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Report: 72 people from Trump's list of Muslim countries have been convicted of terrorism since 9/11
Demonstrators protest President Donald Trump's executive immigration ban at O'Hare International Airport on January 29, 2017 in Chicago, Illinois. US President Trump signed the controversial executive order that halted refugees and residents from predominantly Muslim countries from entering the United States. / AFP / Joshua LOTT (Photo credit should read JOSHUA LOTT/AFP/Getty Images)

Report: 72 people from Trump's list of Muslim countries have been convicted of terrorism since 9/11

Since the terror attacks on Sept. 11, 2001, dozens of people from the seven countries on President Donald Trump's "travel ban" list have been convicted on charges of terrorism, a new report reveals.

According to a report from the Center for Immigration Studies, 72 people from Somalia, Sudan, Iraq, Yemen, Iran, Syria and Libya have been convicted on terrorism charges since 9/11. The finding stands in stark contrast to the liberal narrative, which says there is "no evidence" to prove that people from the seven countries are a risk to the United States or U.S. citizens.

Of the 72 people, the study found that 17 entered as refugees, three as students, one on a diplomatic visa while 10 were lawful permanent residents and 25 eventually became U.S. citizens.

The breakdown of convictions per country is:

  • Somalia: 20
  • Yemen: 19
  • Iraq: 19
  • Syria: 7
  • Iran: 4
  • Libya: 2
  • Sudan: 1

More from the Center for Immigration Studies:

Thirty-three of the 72 individuals from the seven terror-associated countries were convicted of very serious terror-related crimes, and were sentenced to at least three years imprisonment. The crimes included use of a weapon of mass destruction, conspiracy to commit a terror act, material support of a terrorist or terror group, international money laundering conspiracy, possession of explosives or missiles, and unlawful possession of a machine gun.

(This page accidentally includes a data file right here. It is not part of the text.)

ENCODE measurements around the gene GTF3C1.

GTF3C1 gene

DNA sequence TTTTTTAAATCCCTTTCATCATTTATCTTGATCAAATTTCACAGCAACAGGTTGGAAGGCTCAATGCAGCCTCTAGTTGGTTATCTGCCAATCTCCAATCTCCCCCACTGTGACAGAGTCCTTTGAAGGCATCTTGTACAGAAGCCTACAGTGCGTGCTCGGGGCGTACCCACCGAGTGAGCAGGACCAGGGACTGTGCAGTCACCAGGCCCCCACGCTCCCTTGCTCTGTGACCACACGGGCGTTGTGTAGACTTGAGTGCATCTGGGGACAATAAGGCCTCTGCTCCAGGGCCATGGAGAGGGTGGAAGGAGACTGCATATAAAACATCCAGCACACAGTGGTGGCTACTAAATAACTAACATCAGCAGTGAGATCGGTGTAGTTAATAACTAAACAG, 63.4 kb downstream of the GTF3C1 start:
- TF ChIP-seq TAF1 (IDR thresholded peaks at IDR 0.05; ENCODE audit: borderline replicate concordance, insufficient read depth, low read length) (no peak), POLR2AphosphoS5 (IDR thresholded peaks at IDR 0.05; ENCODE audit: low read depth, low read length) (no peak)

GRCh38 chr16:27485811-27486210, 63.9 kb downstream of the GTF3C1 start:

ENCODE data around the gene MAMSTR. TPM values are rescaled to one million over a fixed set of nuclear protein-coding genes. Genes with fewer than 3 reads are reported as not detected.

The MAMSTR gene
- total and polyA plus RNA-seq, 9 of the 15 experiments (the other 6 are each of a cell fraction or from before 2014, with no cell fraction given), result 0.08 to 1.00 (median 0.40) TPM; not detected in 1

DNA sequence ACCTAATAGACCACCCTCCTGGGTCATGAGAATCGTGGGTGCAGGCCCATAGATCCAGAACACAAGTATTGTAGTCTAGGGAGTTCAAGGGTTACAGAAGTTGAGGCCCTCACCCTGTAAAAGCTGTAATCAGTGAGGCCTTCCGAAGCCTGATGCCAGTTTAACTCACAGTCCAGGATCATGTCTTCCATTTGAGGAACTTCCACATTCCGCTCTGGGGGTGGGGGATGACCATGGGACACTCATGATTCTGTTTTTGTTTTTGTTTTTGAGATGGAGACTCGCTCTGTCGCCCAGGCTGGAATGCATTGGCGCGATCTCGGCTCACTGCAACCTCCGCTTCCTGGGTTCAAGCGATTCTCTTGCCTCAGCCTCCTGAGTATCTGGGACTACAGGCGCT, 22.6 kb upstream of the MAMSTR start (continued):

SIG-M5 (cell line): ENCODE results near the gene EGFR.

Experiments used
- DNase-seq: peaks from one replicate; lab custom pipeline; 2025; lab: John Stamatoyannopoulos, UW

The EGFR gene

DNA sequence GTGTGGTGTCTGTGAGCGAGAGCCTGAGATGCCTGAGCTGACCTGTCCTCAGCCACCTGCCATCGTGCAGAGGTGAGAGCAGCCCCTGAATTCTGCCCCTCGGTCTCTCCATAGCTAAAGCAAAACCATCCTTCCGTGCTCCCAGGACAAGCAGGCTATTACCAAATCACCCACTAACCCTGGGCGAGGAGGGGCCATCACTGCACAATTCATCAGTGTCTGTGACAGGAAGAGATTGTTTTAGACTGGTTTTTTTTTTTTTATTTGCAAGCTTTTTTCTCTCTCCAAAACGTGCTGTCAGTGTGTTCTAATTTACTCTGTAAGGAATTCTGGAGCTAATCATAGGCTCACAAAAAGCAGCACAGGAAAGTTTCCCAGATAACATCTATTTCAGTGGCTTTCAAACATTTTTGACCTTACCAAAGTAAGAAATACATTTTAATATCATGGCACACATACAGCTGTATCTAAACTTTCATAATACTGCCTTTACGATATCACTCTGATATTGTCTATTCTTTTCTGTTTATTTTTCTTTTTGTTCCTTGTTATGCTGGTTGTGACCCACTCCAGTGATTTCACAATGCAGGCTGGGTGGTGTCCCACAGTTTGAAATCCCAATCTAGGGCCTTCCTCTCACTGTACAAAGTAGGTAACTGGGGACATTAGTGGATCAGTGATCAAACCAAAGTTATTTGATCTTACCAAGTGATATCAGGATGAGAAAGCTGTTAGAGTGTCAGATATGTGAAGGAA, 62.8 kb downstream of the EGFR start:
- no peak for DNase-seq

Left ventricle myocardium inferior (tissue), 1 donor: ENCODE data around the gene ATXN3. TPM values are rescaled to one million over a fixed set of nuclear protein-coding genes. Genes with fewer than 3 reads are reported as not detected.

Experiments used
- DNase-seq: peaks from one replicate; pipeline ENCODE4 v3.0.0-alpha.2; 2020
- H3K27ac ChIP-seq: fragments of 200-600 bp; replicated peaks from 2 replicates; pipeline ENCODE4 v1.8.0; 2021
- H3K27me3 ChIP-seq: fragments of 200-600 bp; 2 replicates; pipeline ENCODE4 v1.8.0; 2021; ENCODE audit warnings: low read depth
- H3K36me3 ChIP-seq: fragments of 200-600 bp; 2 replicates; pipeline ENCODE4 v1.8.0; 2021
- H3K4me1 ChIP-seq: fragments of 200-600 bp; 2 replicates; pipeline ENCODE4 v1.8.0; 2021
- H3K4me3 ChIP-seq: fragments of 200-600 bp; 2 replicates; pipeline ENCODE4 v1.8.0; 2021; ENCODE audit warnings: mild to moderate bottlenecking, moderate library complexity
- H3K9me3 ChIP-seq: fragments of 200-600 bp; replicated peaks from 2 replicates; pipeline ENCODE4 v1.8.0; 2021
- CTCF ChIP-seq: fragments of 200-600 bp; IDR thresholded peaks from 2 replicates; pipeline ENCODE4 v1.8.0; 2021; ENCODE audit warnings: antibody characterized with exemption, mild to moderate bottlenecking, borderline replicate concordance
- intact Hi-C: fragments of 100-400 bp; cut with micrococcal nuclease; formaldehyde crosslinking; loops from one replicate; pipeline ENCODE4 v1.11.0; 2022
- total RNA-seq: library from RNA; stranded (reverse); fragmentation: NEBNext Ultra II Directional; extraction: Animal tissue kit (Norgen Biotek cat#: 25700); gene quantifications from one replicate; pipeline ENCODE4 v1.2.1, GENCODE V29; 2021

The center based their findings on a 2016 report from the Senate Subcommittee on Immigration and the National Interest, which was chaired by then-Sen. Jeff Sessions (R-Ala.), and found that of the 580 people convicted on terrorism charges since 9/11, 380 of them are foreign-born. The subcommittee reportedly had to use open source data because the Obama administration refused to provide immigration data.

Trump's immigration and executive order originally sought to temporarily halt the U.S. refugee resettlement program for 120 days so his administration could implement a plan for "extreme vetting." The order also temporarily barred travelers from those seven Muslim-majority countries from entering the U.S. for 90 days.

However, a federal judge earlier in February put a temporary stay on Trump's order, which effectively ended the government's implementation of it. The 9th Circuit Court of Appeals upheld that decision on Thursday.

It's not clear what the administration's next move will be, but Center for Immigration Studies' report makes it clear that there is evidence to prove that terrorism has come to America via the seven countries on Trump's "travel ban."

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